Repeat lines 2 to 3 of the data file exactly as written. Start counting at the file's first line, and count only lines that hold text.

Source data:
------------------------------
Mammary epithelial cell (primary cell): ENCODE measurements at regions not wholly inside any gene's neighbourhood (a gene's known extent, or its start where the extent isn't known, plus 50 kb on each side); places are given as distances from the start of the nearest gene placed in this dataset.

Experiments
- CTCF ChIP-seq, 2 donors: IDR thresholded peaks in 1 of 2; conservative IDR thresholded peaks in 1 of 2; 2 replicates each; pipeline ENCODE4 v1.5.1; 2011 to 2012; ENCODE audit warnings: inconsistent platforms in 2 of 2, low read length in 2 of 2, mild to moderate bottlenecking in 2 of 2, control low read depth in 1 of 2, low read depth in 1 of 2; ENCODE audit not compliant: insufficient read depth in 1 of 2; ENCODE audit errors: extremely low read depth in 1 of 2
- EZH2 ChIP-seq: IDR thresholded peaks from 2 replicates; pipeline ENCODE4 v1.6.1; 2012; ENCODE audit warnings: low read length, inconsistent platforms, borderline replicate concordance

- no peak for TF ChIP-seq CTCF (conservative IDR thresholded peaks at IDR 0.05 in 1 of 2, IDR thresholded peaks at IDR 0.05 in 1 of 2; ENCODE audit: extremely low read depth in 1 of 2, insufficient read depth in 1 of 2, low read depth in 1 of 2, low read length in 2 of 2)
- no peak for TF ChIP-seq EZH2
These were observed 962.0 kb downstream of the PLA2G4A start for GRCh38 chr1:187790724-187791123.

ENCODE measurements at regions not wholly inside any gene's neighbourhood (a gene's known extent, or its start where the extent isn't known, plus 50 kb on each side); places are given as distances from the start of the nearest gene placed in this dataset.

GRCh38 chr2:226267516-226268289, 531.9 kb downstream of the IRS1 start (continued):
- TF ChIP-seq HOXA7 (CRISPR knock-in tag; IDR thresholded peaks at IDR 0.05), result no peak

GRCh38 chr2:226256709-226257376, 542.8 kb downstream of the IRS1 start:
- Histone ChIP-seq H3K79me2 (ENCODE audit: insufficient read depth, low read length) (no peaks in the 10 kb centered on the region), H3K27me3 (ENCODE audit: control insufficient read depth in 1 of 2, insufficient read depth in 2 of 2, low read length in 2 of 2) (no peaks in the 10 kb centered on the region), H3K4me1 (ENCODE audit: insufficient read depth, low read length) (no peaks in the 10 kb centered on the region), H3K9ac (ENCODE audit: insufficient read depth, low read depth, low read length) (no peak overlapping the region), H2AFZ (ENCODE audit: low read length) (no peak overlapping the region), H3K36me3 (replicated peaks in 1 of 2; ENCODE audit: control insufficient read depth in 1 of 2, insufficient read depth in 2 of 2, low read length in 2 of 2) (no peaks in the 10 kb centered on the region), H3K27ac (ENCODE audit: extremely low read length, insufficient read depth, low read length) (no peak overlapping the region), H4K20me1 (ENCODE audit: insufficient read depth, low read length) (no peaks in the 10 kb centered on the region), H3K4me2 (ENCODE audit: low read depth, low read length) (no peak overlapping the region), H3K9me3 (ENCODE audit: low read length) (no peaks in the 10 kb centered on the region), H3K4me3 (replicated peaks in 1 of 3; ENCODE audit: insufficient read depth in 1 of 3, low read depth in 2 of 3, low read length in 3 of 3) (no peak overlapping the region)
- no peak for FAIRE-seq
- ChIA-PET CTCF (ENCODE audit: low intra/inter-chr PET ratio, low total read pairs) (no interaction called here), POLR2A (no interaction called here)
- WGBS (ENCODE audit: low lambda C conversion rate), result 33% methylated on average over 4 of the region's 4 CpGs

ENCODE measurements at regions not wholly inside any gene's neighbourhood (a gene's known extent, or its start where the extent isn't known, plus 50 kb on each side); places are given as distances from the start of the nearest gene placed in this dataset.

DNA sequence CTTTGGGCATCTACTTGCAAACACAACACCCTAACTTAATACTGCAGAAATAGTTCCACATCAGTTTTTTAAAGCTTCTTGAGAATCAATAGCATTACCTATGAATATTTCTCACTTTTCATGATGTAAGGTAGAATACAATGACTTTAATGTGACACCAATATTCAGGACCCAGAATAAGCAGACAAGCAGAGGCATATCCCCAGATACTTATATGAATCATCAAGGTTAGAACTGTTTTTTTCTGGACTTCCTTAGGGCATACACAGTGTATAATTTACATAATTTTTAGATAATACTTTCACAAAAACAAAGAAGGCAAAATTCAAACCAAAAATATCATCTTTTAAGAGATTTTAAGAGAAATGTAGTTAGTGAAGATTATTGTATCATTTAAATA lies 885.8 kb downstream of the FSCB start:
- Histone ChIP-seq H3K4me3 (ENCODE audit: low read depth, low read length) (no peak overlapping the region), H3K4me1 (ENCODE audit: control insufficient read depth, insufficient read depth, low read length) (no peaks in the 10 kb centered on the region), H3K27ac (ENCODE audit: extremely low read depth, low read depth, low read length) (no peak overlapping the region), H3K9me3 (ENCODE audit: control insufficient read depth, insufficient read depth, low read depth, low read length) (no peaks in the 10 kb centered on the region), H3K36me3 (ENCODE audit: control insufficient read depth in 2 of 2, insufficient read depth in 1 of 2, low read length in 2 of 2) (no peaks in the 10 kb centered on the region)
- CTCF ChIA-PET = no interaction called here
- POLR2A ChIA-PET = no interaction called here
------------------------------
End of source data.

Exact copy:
Experiments
- CTCF ChIP-seq, 2 donors: IDR thresholded peaks in 1 of 2; conservative IDR thresholded peaks in 1 of 2; 2 replicates each; pipeline ENCODE4 v1.5.1; 2011 to 2012; ENCODE audit warnings: inconsistent platforms in 2 of 2, low read length in 2 of 2, mild to moderate bottlenecking in 2 of 2, control low read depth in 1 of 2, low read depth in 1 of 2; ENCODE audit not compliant: insufficient read depth in 1 of 2; ENCODE audit errors: extremely low read depth in 1 of 2